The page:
New Paper on Hydrilla Desiccation

Undergraduate alumna Bridgett Pickman and Dr. Barnes have authored a recent publication in the journal Management of Biological Invasions entitled “Preliminary analysis reveals sediment burial decreases mass loss and increases survival of the aquatic plant Hydrilla verticillata following desiccation over short time scales.” As the title suggests, the manuscript represents a continuation of Dr. Barnes’ longstanding interest in the role that desiccation plays in the invasive success of and successful management response to aquatic plant invasions. Although Barnes’ previous work focused on the role of desiccation during overland transport of invasive plants, this latest manuscript explores the effects of desiccation in situ, which could occur in dynamic environments that experience regular water fluctuation or management practices such as drawdown. The abstract describes the paper in further detail:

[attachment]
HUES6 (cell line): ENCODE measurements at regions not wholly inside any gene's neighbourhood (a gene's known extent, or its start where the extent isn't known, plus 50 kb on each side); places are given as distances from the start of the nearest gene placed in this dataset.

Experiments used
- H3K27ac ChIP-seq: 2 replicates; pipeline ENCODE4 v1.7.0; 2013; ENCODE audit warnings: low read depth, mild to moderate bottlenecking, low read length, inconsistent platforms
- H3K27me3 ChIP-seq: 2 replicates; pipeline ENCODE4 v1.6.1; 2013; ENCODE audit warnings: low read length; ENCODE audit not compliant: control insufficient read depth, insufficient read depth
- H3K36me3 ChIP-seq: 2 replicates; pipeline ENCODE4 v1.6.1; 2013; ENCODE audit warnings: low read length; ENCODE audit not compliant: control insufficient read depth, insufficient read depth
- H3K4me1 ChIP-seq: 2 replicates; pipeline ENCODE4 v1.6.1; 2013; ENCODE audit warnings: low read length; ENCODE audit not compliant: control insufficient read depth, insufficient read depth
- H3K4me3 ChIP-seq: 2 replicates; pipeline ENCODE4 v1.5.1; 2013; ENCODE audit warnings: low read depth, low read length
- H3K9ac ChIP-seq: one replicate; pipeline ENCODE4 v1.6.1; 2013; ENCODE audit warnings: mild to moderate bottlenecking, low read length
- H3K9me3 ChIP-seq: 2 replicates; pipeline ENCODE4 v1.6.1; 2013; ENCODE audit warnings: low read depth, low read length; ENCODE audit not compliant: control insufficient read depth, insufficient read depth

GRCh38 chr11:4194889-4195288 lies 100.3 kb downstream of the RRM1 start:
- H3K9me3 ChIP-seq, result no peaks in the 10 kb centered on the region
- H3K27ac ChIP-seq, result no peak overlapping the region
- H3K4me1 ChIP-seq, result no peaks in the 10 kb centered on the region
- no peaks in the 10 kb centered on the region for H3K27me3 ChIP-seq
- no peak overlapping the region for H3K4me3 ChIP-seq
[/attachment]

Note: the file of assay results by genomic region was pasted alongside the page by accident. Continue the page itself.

Aquatic plants represent a key target in the management of biological invasions due to their ability to outcompete native species, interfere with human water use, and modify nutrient cycles. Studying desiccation tolerance of aquatic plants can improve understanding of their survival in habitats with fluctuating water levels, as well as response of invasive aquatic plants to management practices such as drawdowns. In a preliminary study, using Hydrilla verticillata as a case study, we desiccated plant fragments for 3 hours on top of sediment, buried beneath sediment, and in the absence of sediment in laboratory mesocosms to quantify the effects of sediment burial on survival and growth upon reintroduction to a common aquatic environment. In the absence of sediments, fragments experienced the greatest mass loss during desiccation and highest mortality rates upon reintroduction to the aquatic environment. Burial decreased plant fragment mass loss during desiccation, and upon return to a common aquatic environment, buried fragments demonstrated rates of new growth indistinguishable from undried control fragments. Overall, our results suggest that the presence of sediments can play an important role in the ability of aquatic plants to withstand desiccation stress at short time scales. Future studies should consider longer time scales and conditions most representative of field settings, as an understanding of sediments can inform management practices aimed at the control and eradication of hydrilla and other invaders.

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